Scientists partially reverse aging in mice
Not only were scientists able to stop the clock, they’ve also found a way to partially reverse age-related degeneration in mice, according to a new US study published online in the journal Nature.
In the study, researchers were able to reverse age-related genetic damage in mice, which led to the return of lost cognitive function and thinking skills as well as improved fertility, according to lead author Ronald DePinho, director of Dana-Farber’s Belfer Institute of Applied Cancer Science and a Harvard Medical School professor of genetics.
The advance in aging science involved working with telomerase genes in the mice. Telomerase is an enzyme that helps to maintain telomeres, or the protective ‘caps’ on the ends of chromosomes. As people age, low levels of telomerase can cause an erosion and shortening of the telomeres, which in turn results in a steady physical and mental decline. In short, loss of telomeres — which is associated with a number of age-associated disorders — causes cells to self-destruct or go into retirement, organs to atrophy and brain cells to die.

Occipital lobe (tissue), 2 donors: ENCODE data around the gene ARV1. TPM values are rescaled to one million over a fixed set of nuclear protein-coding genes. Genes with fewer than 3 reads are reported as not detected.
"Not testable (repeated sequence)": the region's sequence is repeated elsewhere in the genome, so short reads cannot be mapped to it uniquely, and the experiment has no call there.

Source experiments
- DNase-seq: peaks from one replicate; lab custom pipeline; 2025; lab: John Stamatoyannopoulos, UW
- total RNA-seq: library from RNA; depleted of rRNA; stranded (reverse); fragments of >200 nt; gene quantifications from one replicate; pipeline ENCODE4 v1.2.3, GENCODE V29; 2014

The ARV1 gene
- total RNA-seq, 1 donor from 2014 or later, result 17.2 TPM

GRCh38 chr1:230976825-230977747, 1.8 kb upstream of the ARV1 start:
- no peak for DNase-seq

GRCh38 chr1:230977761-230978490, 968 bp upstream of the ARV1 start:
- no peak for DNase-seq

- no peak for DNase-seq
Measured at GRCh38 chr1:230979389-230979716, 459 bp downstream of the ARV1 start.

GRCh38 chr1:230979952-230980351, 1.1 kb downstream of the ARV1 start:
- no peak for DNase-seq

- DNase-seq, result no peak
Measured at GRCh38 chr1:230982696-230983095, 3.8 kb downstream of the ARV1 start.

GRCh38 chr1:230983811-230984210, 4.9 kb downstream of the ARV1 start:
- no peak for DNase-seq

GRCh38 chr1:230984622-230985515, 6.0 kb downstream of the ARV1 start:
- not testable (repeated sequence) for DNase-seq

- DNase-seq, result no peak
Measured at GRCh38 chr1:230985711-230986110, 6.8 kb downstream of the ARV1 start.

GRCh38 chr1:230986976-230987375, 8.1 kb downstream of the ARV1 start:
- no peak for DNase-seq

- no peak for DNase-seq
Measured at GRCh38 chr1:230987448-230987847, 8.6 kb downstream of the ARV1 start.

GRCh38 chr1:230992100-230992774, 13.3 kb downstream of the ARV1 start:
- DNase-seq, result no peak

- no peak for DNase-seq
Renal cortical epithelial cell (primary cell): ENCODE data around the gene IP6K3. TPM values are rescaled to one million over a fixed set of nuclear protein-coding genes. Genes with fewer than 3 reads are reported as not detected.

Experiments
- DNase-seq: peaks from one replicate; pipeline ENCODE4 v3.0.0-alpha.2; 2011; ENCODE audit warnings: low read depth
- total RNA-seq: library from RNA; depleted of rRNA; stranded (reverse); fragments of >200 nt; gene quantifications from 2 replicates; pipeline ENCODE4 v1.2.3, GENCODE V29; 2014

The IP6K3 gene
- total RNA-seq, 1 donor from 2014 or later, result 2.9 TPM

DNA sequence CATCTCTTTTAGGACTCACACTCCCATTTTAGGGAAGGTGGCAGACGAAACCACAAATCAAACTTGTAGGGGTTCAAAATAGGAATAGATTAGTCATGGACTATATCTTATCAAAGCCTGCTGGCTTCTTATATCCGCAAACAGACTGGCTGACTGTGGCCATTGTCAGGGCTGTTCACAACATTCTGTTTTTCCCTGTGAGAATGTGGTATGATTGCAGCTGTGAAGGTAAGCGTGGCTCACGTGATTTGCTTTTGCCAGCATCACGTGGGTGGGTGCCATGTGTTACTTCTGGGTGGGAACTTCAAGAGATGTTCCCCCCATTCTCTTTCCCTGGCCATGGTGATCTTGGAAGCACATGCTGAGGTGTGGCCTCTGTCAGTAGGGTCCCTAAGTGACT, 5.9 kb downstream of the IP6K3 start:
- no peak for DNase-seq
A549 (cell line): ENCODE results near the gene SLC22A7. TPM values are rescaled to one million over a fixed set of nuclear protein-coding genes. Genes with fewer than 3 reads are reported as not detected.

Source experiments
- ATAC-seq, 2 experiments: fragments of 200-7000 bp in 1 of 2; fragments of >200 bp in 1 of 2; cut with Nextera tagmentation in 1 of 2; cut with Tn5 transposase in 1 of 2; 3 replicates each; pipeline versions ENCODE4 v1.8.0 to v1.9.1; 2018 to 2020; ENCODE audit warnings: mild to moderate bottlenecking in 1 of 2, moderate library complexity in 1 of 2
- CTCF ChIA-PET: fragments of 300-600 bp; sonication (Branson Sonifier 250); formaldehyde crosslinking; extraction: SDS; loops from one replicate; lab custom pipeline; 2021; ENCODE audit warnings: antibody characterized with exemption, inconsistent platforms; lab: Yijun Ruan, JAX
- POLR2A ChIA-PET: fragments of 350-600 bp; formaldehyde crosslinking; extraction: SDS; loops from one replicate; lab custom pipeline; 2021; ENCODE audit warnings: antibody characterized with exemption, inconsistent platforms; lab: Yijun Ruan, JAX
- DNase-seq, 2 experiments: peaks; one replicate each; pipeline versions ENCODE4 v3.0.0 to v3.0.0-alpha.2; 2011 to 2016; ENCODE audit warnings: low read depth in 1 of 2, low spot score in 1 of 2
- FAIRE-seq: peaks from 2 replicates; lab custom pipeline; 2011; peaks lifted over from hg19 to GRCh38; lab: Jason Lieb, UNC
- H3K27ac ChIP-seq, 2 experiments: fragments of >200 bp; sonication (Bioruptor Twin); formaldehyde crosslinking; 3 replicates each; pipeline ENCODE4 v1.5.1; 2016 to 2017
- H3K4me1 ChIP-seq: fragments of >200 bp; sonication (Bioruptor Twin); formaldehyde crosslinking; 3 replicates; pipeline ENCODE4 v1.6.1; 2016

In a feat of genetic engineering, researchers were able to create mice with a controllable telomerase switch. This enabled them to create prematurely aged mice with entrenched age-related disease — and then to restore the telomeres to see if aging would then stabilize or slow down.
The result? The mice showed a dramatic reversal in many of the symptoms of aging, including brain disease and infertility.
And, importantly, the mice did not show signs of cancer, which was a concern because cancer cells can use telomerase to make themselves virtually immortal.
So what does this mean for people?
It may have been a merry day for mice — but whether or not the findings could eventually lead to a fountain of youth for humans is still unclear, researchers say.
“While human applications remain in the future, the strategy might one day be used to treat conditions such as rare genetic premature aging syndromes in which shortened telomeres play an important role,” DePinho said in a news release.
“Whether this would impact on normal aging is a more difficult question,” he added, “But it is notable that telomere loss is associated with age-associated disorders and thus restoration of telomeres could alleviate such decline.”
The results may also provide new avenues for regenerative medicine because they suggest that inactive adult stem cells in severely aged tissues remain viable and can be reactivated to repair tissue damage.
“This unprecedented reversal of age-related decline in the central nervous system and other organs vital to adult mammalian health justifies exploration of telomere rejuvenation strategies for age-associated diseases,” researchers concluded.
Sources: Dana-Farber Cancer Institute, news release, Nov. 28, 2010; journal Nature; HealthDay News